The survey took in 40 OECD and non-OECD countries, including the USA, the Netherlands, Germany and France.Tags: Teaching Ideas Problem SolvingAlexander Pope Essay On Criticism AudioDissertation Contents Page ExampleShort Essay SLivestock Business PlanCompass E-Write Essay
Some believe that every patient has a right to choose when to die. We do not have to kill the patient to kill the symptoms. Opening the doors to voluntary euthanasia could lead to non-voluntary and involuntary euthanasia, by giving doctors the power to decide when a patient’s life is not worth living. Reports from the Netherlands, where euthanasia and physician-assisted suicide are legal, reveal that doctors do not always report it. The assumption that patients should have a right to die would impose on doctors a duty to kill, thus restricting the autonomy of the doctor.
Proponents believe that euthanasia can be safely regulated by government legislation. Alternative treatments are available, such as palliative care and hospices. There is no ‘right’ to be killed and there are real dangers of ‘slippery slopes’.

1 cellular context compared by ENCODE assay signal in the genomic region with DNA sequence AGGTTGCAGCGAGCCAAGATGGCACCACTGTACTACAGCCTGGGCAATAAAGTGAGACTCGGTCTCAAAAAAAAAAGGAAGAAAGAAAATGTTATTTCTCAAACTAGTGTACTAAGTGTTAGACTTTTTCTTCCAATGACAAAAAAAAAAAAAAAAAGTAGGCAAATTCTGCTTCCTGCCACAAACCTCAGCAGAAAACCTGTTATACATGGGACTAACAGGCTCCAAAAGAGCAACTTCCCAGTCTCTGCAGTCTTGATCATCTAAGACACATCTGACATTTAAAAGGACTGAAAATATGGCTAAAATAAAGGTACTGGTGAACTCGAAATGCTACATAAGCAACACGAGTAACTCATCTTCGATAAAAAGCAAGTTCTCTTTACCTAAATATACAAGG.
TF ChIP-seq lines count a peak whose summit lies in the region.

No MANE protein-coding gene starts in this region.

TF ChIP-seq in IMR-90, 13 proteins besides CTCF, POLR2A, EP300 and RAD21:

Dr Andrew Fergusson, of the Care Not Killing Alliance, has said Studies concerning the euthanasia and assisted suicide law in countries that have legalised such measures make for troubling reading.
A study conducted in 2012 shows that 32% of the assisted deaths in Belgium are carried out without request and 47% of assisted deaths go unreported in the Flanders region of Belgium.
Fear and anxiety would be promoted rather than Individual autonomy.
In its 1994 report The House of Lords Select Committee on Medical Ethics concluded: “It was virtually impossible to ensure that all acts of euthanasia were truly voluntary and that any liberalisation of the law in the United Kingdom could not be abused.
Dignity in Dying patron, Sir Patrick Stewart has argued Surely however the debate is not about the right to die; it is about the right to help patients kill themselves. Euthanasia and assisted suicide are matters of public concern because they involve one person facilitating the death of another.
Instead of giving freedom to patients, euthanasia and assisted suicide is about giving other people the legal power to end another person’s life. Friends, relatives, healthcare staff and society are hugely affected by the wider ramifications of the process.
Britain is the only country in the world where palliative care is a recognised medical specialism.
Further, in a recent survey by The Economist Britain was ranked first in the world for quality end-of-life care.